Southern's shares rose 5p to 64p after the company announced it had received an approach that might lead to a bid. The company's stock market value is almost £62m, down from the £100m it was worth last year before investors were unsettled by a sharp downturn in profits.
Roger Limpenny, joint managing director, declined to comment further, although he said the approach was unsolicited. A year ago, Martin St Quintin, chief executive of Danka's operations in the UK, said informal discussions had taken place then with Southern.
Many industry observers at the time interpreted that to mean Danka was about to bid. The US company was forced into issuing a denial to end the speculation, saying that it liked to talk with all its competitors.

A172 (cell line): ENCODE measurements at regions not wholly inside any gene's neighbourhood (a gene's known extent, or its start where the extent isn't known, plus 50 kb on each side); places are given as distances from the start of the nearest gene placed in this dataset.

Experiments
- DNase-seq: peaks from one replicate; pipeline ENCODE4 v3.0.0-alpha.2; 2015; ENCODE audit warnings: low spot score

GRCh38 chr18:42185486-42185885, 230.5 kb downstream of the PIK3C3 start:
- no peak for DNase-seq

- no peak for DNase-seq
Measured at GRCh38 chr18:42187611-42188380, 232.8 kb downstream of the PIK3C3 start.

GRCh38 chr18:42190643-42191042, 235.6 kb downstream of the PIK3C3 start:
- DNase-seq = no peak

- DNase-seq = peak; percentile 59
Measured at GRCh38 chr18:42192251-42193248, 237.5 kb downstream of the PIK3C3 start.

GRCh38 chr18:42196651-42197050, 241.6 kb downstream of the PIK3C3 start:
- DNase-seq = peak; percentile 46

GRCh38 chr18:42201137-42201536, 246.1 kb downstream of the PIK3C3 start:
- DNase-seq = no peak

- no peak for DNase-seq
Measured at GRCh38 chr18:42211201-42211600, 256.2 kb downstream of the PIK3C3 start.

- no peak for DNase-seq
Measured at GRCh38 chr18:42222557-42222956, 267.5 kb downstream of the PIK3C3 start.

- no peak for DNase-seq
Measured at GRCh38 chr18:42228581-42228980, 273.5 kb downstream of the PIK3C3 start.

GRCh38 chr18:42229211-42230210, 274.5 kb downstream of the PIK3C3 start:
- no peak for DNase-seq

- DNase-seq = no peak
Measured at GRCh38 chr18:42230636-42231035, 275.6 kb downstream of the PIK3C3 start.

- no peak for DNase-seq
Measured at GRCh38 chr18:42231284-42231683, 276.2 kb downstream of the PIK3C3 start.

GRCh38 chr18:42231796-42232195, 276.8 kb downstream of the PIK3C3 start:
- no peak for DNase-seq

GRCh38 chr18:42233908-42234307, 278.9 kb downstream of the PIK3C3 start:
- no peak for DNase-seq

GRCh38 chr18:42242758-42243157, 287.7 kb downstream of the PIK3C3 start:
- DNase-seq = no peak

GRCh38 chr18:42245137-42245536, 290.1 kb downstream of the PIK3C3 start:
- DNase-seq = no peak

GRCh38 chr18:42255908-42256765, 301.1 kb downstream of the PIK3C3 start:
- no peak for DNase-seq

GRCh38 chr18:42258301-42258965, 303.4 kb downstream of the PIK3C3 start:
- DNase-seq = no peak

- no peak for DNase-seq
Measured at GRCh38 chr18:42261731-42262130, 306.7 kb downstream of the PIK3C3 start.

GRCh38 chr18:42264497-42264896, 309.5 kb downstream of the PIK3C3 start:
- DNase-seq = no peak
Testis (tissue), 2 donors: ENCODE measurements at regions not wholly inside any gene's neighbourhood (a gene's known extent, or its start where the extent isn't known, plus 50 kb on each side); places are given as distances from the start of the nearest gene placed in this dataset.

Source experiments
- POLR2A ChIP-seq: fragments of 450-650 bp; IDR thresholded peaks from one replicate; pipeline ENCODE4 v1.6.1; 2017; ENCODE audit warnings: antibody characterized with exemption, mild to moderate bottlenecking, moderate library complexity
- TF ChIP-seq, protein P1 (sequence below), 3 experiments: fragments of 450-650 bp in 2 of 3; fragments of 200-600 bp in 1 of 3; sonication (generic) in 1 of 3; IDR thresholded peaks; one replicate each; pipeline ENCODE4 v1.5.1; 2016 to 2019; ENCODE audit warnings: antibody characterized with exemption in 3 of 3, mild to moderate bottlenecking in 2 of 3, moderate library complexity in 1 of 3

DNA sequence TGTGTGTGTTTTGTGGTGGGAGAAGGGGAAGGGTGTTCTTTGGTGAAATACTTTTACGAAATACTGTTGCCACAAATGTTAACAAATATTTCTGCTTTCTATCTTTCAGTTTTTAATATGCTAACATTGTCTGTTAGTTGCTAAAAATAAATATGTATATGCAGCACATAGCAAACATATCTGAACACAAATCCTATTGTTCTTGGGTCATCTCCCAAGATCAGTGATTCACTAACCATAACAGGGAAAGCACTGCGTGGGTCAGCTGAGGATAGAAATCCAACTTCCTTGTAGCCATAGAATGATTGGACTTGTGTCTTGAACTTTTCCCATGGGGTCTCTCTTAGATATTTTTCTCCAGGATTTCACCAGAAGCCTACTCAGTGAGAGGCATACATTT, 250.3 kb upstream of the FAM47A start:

Danka gained a listing on the London stock market in 1993 as a precursor to a series of acquisitions. It would not comment yesterday on a possible bid, although it is known it would be keen to buy a company the size of Southern.
Alco, equally acquisition-minded, cemented its foothold in the UK through the £67m takeover of the Erskine House photocopying group nearly two years ago.
Southern saw pre-tax profits dive from £12.1m to £7.2m in the year to last September. Turnover dipped from £57.7m to £53.5m.